When the blower motor resistor fails on your GMC pickup or SUV, the blower motor will only work in one speed and in a few cases not at all.
Thankfully, testing the blower motor resistor is not that hard and in this tutorial I'll show you 4 different tests that will help you troubleshoot it and find out if its bad (or not).
This tutorial applies to several Chevrolet, GMC and Oldsmobile pickups and SUVs. To find out if your particular vehicle is covered by this repair tutorial, check the box titled “Applies To:” on the right column.
Contents of this tutorial:
This tutorial compliments this one on testing the blower motor resistor:
- How To Test The Blower Control Switch (GM 4.3L, 5.0L, 5.7L).
- How To Test The Blower Motor (GM 4.3L, 5.0L, 5.7L).
Basics Of Troubleshooting The Blower Motor Resistor
As you're already aware, your pickup's heater control panel gives you the option of 4 different blower motor speeds.
These speeds are:
- M1 (medium 1).
- M2 (medium 2).
The reduction in blower fan speed is accomplished thru' resistors (inside the blower resistor assembly). ‘HI’ is the only blower speed that doesn't depend on the blower resistor to function.
When the blower motor resistor fails, 1 of the 3 or all 3 first speeds stop working. To explain this a bit further, this is due to the nature of how a resistor reduces the voltage that passes thru' it by converting some of it into heat. This process causes these resistors to get extremely hot.
Over time and use, these resistors burn up. When this happens, one or all three of the first speeds stop working and you can (usually) remove the blower resistor and see one (or several) of the resistor coils have burned and are ‘open’.
Unfortunately, sometimes the individual coils look OK, but are not letting the current pass on to the blower motor. Even when this happens, troubleshooting the blower resistor assembly is still not hard and I'll show you how in this tutorial.
The blower motor resistor's harness connector has 4 wires coming out of it. These 4 wires supply it with specific signals and in the following chart you'll find a brief description of each:
|Blower Resistor Circuit Descriptions|
|A||YEL||LO Input from AC-Heater Panel|
|B||DK BLU||Output to Blower Relay|
|C||TAN||M1 Input from AC-Heater Panel|
|D||LT BLU||M2 Input from AC-Heater Panel|
NOTE: There's a good chance that the color of the wires described above DOES NOT match what's on your particular vehicle. This is no cause for concern since the circuit descriptions are the same for all of the GM vehicles covered by this repair tutorial.
TEST 1: Verifying Blower Speed Switch Voltage Inputs
The very first thing we need to do is make sure that battery power is present in each blower fan speed selection.
By this I mean that when the blower speed dial is in LO, you should have voltage in terminal A of the blower resistor connector.
Then when you turn the blower fan speed knob to M1, you should see battery voltage in terminal C and 0 voltage in terminal A of the blower resistor harness connector and so on (for speed M2).
If battery voltage IS NOT present where indicated in the steps below... then the A/C-Heater control panel has a problem.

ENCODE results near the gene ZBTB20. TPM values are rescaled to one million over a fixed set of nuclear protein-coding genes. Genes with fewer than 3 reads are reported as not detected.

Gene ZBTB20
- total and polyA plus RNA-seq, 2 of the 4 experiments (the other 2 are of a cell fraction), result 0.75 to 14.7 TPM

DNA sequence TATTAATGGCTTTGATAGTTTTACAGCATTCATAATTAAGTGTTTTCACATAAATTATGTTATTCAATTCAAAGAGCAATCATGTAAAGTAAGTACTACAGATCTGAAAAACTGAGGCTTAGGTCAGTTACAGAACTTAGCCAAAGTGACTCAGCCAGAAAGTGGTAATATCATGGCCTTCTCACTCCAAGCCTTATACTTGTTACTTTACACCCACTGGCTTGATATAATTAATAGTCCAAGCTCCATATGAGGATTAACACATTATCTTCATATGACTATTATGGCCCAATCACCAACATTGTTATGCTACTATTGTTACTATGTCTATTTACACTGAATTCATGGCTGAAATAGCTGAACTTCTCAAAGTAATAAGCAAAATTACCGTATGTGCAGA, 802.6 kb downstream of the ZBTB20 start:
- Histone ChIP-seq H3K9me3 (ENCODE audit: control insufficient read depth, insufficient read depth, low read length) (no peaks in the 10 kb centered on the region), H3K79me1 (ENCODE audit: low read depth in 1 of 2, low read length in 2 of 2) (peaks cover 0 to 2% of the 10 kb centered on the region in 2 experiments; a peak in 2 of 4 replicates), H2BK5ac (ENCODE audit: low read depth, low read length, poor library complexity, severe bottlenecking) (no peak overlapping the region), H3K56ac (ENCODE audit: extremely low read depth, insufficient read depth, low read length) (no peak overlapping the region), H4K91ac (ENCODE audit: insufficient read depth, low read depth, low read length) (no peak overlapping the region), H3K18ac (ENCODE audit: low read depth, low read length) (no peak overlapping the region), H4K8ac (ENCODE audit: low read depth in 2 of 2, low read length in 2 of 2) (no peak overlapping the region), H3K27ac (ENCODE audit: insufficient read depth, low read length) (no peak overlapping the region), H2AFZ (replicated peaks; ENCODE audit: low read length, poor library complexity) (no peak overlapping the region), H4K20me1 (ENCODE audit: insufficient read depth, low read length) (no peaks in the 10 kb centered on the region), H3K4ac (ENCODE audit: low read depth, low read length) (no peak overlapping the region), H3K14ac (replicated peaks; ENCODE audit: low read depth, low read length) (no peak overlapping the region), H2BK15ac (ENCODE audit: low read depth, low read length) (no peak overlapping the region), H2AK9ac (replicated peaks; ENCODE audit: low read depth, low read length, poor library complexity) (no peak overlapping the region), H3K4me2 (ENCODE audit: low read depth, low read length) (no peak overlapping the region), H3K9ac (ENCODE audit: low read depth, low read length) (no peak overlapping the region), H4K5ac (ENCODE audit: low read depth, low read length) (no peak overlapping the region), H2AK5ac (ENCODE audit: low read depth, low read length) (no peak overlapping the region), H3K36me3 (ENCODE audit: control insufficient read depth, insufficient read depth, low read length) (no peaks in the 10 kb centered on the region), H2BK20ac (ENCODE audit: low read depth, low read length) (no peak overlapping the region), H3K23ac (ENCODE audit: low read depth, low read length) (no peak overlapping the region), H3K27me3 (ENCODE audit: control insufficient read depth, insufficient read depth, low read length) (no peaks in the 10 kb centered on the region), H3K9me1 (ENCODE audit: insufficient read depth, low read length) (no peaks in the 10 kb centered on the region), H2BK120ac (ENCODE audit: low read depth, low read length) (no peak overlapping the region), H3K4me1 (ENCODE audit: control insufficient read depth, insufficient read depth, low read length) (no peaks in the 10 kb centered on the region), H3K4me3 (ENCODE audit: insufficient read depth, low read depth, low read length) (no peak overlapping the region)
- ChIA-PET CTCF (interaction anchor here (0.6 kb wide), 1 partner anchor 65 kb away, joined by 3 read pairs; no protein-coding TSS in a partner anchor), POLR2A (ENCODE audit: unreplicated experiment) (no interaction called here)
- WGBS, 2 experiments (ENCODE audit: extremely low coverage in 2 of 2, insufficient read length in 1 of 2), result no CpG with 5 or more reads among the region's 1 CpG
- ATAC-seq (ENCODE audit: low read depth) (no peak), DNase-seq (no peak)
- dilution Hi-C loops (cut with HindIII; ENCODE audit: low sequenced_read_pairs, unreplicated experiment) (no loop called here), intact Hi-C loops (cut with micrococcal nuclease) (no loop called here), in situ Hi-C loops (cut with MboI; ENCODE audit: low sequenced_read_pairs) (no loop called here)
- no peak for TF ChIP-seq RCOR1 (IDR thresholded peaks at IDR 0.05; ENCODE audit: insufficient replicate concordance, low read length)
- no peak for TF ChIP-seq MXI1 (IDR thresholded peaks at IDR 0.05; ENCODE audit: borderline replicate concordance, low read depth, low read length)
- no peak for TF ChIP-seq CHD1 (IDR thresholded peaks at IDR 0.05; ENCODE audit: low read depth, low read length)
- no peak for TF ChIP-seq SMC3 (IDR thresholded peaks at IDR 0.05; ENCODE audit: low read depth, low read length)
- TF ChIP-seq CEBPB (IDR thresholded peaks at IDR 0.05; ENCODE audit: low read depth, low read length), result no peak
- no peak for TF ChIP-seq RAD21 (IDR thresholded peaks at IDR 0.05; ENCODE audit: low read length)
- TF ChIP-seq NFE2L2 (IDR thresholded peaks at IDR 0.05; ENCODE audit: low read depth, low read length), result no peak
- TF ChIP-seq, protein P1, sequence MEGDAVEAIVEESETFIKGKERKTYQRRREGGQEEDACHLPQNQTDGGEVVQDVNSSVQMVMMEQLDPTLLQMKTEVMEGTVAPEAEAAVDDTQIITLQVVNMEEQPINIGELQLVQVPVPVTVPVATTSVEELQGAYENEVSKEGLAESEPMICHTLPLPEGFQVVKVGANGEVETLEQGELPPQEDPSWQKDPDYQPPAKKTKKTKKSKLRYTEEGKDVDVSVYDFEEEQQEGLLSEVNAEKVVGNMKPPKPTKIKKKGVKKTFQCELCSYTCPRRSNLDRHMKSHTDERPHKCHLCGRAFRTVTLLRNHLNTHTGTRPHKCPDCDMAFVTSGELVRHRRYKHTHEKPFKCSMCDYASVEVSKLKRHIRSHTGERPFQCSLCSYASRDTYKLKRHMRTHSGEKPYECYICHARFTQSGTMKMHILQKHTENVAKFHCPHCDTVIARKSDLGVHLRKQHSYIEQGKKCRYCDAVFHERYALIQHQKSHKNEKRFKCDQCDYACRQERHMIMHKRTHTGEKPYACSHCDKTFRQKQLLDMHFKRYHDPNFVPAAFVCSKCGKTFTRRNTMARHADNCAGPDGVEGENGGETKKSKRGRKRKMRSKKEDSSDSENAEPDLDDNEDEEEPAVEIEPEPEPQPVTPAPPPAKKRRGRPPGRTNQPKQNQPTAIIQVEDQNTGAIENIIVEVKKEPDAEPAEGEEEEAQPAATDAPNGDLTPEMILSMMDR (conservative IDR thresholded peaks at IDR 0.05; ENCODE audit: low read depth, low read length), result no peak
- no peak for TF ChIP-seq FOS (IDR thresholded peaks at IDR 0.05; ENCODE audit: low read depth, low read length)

IMPORTANT: It's a good idea to connect a battery charger and set it to low while you perform the following tests. This will avoid having your pickup's (or SUV's) battery getting low on charge.
OK, these are the test steps:
Disconnect the blower resistor from its harness connector and set your multimeter to volts DC mode.
Don't have a multimeter or need to upgrade yours? Check out my recommendation: Abe's Multimeter Recommendation (found at: easyautodiagnostics.com).
Turn the key to the on position and set the blower speed knob to LO.
Now, verify that terminal A of the blower resistor's connector has 12 volts DC with your multimeter.
With the key in the on position and the blower speed knob to M1.
Now, verify that terminal C of the blower resistor's connector has 12 volts DC with your multimeter.
NOTE: Speed M1 is the blower speed right above LO.
With the key in the on position and the blower speed knob to M2.
Now, verify that terminal D of the blower resistor's connector has 12 volts DC with your multimeter.
NOTE: Speed M2 is the blower speed right below HI.
Let's take a look at what your test results mean:
CASE 1: One or more of the terminals DID NOT have 12 volts when the blower fan speed knob was turned. Repeat the tests just to make sure of your test results.
If voltage is not present where indicated in the test steps above and this missing voltage coincides with the blower fan speed that's not working on your pickup or SUV, then you've found the cause of the problem.
Replace the blower motor speed switch in the A/C-Heater control panel with a new one to solve the problem.
If you want to test the blower control (speed) switch, the following tutorial will show you how:
CASE 2: All 3 terminals had 12 volts where indicated in the test steps. This is good and is the correct and expected test result that tells you that the blower fan switch (in the A/C-Heater control panel) is OK.
Your next step is to bypass the blower resistor using a simple jumper wire. For this test go to: TEST 2: Using A Jumper Wire To Bypass The Blower Resistor.